Every time, when I tried to install Windows Server 2008 R2 on a VM running either on Virtual PC or VMware Player on my laptop, I normally receive the following error message:
Although the error message states that the processor is not compatible with 64-bit mode; my laptop is running a x64 version of Windows 7 on it.
I spent some times searching how to fix this issue over the internet; however I didn’t find a solution for it. Incase, you find a solution, kindly post the same in the comment. Since I was unable to install Windows Server 2008 R2, I tried to install it on a VHD. I read about how to do it, and thought of writing this post, while installing the same on the VHD.
Creating a VHD
Both Windows Server 2008 R2 and Windows 7 support booting from VHD. In this part, we are going to create a VHD on Windows 7. Now we can do this using diskpart utility; however, we are going to use Computer Management to create the VHD.
To begin with, Right-click on the icon Computer and select Manage. Make sure, you select it to run as administrator, when prompted. You will get the following screen Expand Computer Management, select Storage and select Disk Management. Select Action and Choose Create VHD from the given menu.
Specify the location where you want to create the VHD. Along with this, you also need to specify the size and type of VHD, as shown in the below screenshot:
Once you create the VHD, you need to initialize the disk. To initialize the disk, right-click on the VHD and select Initialize Disk from the available menu. Select the newly created VHD and click on OK to continue.
Now that our VHD is initialized, we are going to format it as NTFS partition. I have assigned the drive letter Z and given a volume label for it.
Once the VHD is formatted, right-click on the disk, and select Mark Partition as Active. With this, the VHD is configured, now we are going to install the operating system on this disk.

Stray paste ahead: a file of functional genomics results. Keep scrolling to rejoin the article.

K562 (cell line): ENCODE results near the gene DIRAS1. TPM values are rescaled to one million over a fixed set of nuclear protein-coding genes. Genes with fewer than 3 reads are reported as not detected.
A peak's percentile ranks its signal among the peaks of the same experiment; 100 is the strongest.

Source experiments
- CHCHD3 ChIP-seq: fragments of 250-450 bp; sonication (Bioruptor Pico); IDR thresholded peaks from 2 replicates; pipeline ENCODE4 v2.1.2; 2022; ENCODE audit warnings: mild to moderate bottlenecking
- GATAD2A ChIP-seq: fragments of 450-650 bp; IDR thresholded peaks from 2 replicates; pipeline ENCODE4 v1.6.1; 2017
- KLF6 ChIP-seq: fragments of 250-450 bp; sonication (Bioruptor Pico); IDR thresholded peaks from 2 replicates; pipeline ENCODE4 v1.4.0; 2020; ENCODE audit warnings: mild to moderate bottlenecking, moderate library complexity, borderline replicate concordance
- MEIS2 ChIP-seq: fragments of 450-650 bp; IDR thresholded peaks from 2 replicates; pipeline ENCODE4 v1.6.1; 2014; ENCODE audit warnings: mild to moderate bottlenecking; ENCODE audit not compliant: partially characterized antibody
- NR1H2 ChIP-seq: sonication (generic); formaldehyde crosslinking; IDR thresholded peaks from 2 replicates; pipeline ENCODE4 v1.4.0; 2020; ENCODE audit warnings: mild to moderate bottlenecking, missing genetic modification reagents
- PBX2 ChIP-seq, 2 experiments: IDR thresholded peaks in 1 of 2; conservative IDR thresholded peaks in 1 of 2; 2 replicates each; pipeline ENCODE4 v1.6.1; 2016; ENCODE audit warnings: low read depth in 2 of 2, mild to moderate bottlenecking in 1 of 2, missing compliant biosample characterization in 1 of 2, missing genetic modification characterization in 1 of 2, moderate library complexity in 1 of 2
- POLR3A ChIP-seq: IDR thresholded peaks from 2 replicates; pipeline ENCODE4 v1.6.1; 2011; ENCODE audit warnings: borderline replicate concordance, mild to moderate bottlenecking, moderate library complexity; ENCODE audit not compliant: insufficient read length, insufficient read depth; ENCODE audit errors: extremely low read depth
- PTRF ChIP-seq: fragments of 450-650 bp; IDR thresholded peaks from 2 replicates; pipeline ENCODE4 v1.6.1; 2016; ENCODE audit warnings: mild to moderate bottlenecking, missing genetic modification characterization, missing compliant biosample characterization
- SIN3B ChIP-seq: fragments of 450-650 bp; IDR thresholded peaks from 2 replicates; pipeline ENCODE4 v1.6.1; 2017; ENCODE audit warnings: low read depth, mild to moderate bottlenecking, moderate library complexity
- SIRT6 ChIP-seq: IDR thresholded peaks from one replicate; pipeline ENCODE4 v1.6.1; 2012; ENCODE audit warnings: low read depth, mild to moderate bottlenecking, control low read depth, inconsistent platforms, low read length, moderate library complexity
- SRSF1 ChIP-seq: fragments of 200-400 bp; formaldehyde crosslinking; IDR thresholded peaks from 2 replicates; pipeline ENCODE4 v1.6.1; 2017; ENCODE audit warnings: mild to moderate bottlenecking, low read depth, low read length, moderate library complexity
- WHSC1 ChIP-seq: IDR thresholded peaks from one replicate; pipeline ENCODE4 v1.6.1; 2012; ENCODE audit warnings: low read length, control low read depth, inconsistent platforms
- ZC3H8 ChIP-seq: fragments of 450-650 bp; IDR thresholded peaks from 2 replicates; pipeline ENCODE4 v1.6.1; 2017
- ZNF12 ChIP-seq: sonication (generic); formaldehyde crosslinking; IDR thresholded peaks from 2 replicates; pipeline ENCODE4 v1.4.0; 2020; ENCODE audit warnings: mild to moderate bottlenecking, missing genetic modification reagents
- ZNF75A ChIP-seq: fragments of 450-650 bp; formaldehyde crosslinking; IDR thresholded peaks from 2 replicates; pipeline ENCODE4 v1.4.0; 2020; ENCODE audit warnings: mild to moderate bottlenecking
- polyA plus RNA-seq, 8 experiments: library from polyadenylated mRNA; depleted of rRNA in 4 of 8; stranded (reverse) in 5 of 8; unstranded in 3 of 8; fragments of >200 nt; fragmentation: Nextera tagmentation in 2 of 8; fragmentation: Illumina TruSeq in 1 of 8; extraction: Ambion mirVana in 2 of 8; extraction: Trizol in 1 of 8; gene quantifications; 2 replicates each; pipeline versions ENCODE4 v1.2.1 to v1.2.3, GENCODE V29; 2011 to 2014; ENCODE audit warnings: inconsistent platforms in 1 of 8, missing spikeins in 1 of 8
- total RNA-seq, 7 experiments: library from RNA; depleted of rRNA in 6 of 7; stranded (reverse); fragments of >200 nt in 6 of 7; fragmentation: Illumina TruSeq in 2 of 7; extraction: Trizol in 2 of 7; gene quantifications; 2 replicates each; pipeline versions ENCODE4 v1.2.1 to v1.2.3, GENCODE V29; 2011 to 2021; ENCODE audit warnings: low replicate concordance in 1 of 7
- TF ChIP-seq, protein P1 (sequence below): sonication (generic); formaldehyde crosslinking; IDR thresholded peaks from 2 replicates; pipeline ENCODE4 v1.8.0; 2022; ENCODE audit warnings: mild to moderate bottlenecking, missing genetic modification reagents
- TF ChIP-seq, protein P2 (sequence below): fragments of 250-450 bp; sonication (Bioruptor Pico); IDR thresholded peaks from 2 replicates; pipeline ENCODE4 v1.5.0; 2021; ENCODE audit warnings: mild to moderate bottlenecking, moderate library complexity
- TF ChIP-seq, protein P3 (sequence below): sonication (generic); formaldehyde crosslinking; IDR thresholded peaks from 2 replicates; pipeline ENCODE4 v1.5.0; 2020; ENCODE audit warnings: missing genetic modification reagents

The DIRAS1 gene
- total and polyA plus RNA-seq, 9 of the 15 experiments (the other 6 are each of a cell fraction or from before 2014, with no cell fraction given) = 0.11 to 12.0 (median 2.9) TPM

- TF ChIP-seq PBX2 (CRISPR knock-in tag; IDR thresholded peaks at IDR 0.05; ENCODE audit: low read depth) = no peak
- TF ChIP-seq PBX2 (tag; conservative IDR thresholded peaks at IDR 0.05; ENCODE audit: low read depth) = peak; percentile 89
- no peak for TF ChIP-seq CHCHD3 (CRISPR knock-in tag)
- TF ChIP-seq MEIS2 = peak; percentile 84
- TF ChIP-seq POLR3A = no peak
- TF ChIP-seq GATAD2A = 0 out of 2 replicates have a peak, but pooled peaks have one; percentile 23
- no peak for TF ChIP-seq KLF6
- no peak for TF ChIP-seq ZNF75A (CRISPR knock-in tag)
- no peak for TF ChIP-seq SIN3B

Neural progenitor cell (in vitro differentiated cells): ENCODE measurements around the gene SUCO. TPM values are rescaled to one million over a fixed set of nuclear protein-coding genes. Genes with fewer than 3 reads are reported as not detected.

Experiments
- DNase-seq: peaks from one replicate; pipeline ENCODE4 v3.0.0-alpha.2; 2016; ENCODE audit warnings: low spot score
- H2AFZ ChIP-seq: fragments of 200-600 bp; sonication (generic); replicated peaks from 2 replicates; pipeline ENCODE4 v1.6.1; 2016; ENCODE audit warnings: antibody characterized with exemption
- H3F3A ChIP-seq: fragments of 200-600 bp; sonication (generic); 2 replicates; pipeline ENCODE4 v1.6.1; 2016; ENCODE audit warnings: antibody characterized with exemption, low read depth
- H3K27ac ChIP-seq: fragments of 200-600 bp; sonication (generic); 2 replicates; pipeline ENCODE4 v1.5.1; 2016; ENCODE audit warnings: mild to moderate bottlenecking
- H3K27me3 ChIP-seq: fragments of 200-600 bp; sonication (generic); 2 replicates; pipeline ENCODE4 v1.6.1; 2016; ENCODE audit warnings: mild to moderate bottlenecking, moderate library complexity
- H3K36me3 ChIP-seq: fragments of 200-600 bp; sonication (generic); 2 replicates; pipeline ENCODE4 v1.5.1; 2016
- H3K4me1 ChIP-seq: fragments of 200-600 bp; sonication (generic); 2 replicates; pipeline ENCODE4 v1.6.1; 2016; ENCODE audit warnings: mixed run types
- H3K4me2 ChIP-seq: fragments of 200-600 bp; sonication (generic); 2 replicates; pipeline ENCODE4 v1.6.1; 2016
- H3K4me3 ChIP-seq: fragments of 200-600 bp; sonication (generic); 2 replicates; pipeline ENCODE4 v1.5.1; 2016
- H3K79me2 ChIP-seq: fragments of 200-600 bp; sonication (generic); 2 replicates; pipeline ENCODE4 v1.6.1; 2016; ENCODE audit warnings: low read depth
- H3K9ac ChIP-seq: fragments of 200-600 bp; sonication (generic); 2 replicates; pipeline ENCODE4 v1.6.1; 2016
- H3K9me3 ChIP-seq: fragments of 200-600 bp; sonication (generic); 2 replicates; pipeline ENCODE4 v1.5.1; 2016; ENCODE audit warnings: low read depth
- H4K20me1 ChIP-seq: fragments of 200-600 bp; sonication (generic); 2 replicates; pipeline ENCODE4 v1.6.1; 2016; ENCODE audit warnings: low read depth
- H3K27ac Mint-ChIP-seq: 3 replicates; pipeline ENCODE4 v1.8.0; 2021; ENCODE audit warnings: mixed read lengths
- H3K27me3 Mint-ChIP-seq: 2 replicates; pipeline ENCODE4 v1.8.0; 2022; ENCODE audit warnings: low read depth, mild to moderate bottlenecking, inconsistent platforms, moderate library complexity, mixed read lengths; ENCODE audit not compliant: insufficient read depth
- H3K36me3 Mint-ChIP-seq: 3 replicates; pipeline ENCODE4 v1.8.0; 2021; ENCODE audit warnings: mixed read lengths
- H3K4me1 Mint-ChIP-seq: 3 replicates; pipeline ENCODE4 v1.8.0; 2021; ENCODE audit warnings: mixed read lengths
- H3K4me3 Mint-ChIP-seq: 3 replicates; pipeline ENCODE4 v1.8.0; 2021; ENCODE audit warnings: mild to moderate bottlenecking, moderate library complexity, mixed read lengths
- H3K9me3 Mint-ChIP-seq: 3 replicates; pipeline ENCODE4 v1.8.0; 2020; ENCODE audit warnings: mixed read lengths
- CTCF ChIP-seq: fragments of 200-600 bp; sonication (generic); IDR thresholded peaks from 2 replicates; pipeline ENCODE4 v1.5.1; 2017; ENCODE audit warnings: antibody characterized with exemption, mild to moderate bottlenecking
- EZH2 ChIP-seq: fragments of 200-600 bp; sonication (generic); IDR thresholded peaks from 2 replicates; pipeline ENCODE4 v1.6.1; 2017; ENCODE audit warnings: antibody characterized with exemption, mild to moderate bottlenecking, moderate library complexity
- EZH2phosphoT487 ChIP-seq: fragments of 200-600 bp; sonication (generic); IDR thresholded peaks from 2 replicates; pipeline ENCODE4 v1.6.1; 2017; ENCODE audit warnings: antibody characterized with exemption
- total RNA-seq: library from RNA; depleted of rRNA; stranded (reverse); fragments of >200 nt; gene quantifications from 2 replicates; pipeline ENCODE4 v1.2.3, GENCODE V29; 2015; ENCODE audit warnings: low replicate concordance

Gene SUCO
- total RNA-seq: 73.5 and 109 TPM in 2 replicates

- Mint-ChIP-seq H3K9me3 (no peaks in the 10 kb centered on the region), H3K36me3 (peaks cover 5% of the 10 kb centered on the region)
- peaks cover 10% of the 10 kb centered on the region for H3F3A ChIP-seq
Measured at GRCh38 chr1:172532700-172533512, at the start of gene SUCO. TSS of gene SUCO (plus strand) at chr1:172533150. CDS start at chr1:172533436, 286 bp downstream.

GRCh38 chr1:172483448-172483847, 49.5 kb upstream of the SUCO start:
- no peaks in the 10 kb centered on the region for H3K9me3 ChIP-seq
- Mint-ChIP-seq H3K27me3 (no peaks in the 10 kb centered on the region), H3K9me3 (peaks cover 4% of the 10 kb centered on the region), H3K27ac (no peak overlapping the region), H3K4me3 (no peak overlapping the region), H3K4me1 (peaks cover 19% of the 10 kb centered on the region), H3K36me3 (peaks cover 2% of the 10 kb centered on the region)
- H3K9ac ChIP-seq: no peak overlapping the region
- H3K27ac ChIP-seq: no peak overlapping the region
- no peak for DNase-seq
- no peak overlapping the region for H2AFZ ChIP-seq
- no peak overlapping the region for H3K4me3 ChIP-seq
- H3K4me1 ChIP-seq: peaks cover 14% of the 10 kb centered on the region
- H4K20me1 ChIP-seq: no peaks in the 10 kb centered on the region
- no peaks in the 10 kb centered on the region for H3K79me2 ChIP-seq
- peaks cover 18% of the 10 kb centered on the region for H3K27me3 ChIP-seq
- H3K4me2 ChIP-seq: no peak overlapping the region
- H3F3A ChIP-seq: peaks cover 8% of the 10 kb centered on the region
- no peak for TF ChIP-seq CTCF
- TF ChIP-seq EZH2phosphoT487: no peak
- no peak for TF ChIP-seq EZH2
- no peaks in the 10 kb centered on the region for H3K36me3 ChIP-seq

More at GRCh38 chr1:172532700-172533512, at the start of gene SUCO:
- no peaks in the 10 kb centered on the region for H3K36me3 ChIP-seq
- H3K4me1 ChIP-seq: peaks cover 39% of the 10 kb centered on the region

Installation of Windows Server 2008 R2
We are going to deploy Windows Server 2008 R2 on the VHD using Microsoft’s Deployment Toolkit. This is the first time I am going to use it, so thought of documenting the same in this post. To start with, I have already downloaded and installed the Windows Automated Installation Kit, you can download the same here. Along with this, I have also copied the install.wim file from the Windows Server 2008 R2 DVD, which is required for the operating system installation.
Now lets check the different editions of the operating systems available in this file. We are going to use Windows AIK tool for this, which we have already installed. Right Click on Deployment Tool Command Prompt (Start Menu –> All Programs –> Microsoft Windows AIK ), and run as Administrator.
We are going to use a tool, called Imagex to install operating system on our VHD. To begin with, lets find out the various edition of OS available in our Wim file. The command to list all the available editions of OS in the install.wim file is : imagex /info <path of wim file> as shown below Once I execute the above command, I get information about the Image Index, Product Name, OS Edition, etc. As part of our OS deployment scenario, I am going to use the image with index id 3.
Its time to execute the command to deploy OS into our VHD. The syntax of the command is:
imagex /apply <pathtoWimfile> <image index> <vhd drive name>. For example, the exact syntax, which I have used to load the image is:
imagex /apply c:\testdeploy\install.wim 3 z:\
Once the Operating system is completely deployed, we will get the following screen:
With this, the installation of the Operating System is completed. In the next step, we are going to add this to the boot menu.
Adding VHD to Boot Menu
Since the deployment of the Operating System is completed on the VHD, its time to add it to the boot menu. I am going to add it to my boot menu; however, the default bootable OS will be Windows 7. Before adding the VHD to the boot menu, I am going to take a backup of my existing boot configuration. To do that, open a command prompt as an Administrator, and type the following command: bcdedit /export c:\bcdback1
With this, the VHD is added to the boot sequence. I am going to restart my laptop, to log on using Windows Server 2008 R2.